Eastman asked Vice President Mike Pence to delay that day’s Electoral College certification vote. Giuliani called for “trial by combat,” which he has since said was a reference to the “documentary” Game of Thrones.The rest, as they say, is now history.
Eastman had already run afoul of his colleagues by floating a birther-style theory about Kamala Harris:
Eastman’s fellow professors at Chapman have previously spoken out against his debunked legal theory that Vice President-elect Kamala Harris may not be eligible to serve in that role as the daughter of immigrants. Chapman faculty members also objected to Eastman’s ignored request that the U.S. Supreme Court nullify millions of votes in the recent election.
But in a letter to the Los Angeles Times, 169 professors and three members of Chapman’s Board of Trustees said his involvement in the rally represented a new low requiring urgent action on the university’s part.
Eastman was, at the time of the rally, also a visiting scholar at the University of Colorado at Boulder’s Bruce D. Benson Center for the Study of Western Civilization. That gig, too, went sideways. See, The Bold: CU Boulder’s rescinds visiting scholar John Eastman’s speaking and outreach duties after claiming election fraud.
So, he then focused on his fellowship at the Claremont Institute, a right-wing think tank that has been a source of pro-Trump nonsense. See, for example, this piece from The Bulwark this summer (which also notes Eastman’s 1/6 performance): What the Hell Happened to the Claremont Institute?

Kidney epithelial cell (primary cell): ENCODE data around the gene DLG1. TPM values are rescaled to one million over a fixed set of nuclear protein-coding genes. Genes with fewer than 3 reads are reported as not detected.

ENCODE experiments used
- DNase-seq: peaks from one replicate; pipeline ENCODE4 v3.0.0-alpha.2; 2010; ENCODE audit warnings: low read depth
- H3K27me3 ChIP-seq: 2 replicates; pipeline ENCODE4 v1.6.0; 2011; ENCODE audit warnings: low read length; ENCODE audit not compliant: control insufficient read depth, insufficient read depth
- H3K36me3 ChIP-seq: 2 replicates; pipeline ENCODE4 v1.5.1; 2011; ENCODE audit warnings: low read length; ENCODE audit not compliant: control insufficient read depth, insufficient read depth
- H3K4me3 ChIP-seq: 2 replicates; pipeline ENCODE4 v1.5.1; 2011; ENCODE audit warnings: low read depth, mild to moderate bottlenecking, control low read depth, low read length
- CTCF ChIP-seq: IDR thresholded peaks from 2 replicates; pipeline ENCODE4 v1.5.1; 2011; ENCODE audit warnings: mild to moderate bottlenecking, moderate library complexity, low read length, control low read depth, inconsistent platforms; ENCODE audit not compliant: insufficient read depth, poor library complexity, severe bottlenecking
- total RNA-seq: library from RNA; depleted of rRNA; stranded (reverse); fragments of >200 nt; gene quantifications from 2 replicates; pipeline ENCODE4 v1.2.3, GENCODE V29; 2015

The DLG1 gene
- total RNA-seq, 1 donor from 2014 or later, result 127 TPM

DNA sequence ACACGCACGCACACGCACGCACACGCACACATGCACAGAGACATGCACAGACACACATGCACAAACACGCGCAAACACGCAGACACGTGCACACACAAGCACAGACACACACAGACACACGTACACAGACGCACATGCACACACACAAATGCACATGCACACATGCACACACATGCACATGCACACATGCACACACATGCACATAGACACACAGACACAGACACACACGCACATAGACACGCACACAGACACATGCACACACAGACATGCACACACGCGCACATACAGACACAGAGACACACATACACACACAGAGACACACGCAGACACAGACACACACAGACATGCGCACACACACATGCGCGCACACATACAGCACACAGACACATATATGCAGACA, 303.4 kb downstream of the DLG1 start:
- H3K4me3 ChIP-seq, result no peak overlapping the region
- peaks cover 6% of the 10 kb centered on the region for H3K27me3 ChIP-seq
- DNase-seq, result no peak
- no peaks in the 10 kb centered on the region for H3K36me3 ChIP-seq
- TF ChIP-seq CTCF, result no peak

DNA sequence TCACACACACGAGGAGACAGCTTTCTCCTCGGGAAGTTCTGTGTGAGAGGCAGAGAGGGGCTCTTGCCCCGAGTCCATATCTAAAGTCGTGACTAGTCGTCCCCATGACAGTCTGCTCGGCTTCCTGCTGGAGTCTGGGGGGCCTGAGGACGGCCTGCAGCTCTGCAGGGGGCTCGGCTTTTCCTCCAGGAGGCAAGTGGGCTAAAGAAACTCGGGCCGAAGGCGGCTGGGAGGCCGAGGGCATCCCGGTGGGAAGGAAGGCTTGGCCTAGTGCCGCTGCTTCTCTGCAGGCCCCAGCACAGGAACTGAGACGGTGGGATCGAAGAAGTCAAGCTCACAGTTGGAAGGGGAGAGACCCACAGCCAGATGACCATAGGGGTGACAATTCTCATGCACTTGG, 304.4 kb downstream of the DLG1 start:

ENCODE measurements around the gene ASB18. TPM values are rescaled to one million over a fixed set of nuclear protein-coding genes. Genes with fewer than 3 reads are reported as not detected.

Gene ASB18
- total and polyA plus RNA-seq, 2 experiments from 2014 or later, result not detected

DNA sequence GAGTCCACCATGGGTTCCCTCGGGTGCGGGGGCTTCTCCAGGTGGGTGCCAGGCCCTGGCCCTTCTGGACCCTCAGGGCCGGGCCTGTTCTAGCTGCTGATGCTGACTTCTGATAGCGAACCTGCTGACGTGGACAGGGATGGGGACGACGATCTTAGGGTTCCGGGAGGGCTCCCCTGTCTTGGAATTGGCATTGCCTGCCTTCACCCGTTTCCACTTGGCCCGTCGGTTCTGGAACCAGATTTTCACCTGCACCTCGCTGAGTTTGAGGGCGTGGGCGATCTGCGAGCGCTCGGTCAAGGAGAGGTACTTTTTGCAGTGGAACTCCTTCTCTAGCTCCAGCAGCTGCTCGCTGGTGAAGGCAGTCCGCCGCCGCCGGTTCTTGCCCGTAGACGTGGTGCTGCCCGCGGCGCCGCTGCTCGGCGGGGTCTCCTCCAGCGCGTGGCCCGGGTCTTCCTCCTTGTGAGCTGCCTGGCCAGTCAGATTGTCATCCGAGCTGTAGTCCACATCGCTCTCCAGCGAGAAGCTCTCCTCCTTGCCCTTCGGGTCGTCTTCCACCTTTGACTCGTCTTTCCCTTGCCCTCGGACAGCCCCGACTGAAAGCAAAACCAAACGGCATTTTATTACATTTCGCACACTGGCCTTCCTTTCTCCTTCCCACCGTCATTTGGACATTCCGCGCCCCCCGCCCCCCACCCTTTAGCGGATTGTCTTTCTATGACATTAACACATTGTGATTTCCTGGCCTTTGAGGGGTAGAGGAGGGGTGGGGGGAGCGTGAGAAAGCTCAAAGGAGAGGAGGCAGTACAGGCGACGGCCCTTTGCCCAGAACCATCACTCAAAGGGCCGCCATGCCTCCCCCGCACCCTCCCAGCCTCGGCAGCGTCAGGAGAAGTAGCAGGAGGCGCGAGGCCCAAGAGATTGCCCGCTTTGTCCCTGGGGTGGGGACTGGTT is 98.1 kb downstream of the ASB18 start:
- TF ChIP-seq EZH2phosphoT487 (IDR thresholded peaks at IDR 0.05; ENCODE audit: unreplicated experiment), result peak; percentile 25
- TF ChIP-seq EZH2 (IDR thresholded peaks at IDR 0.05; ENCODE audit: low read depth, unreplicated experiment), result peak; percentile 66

one place where he is still welcome is the Claremont Institute. Eastman is a senior fellow at the four-decade-old conservative think tank; a member of its board of directors; and the founding director of its Center for Constitutional Jurisprudence, a shingle under which he sporadically files lawsuits and amicus briefs. When Eastman resigned from Chapman, he defended himself in the American Mind, a Claremont web magazine. In Claremont’s flagship publication, the Claremont Review of Books (CRB), one of the institute’s foremost scholars, Charles C. Kesler, defended him in turn. Eastman may be persona non grata at institutions wary of anti-democratic conspiracy theorists, but at the Claremont Institute he fits right in.
The piece is long and worth a read (although it isn’t perfect–for example it treats the Heritage electoral fraud database seriously in ways that I have warned against).
Side note: I wrote about Claremont luminary Michael Anton’s views on the election here. Spoiler: I was unimpressed.
Back to Eastman, he is scheduled to be on two panels at the upcoming America Political Science Association meeting, which has sparked uproar amongst APSA members. For example, see this open letter from David Karpf, Associate Profess of Political Science at GWU). See also, Trump lawyer who planned election overthrow to speak at conference despite objections. The entire affair is drawing negative attention to the Claremont Institute’s practice of selling sponsorships of their APSA panels. (Full disclosure, I am not currently a member of APSA< but have been in the past).
So, the good news is that Chapman and UC Boulder rejected Eastman. The bad news is that the Claremont Institute is still producing what it is producing. The worst news is that elected officials like Lee and Graham don’t see the need to thoroughly and directly condemn things like the Eastman memo.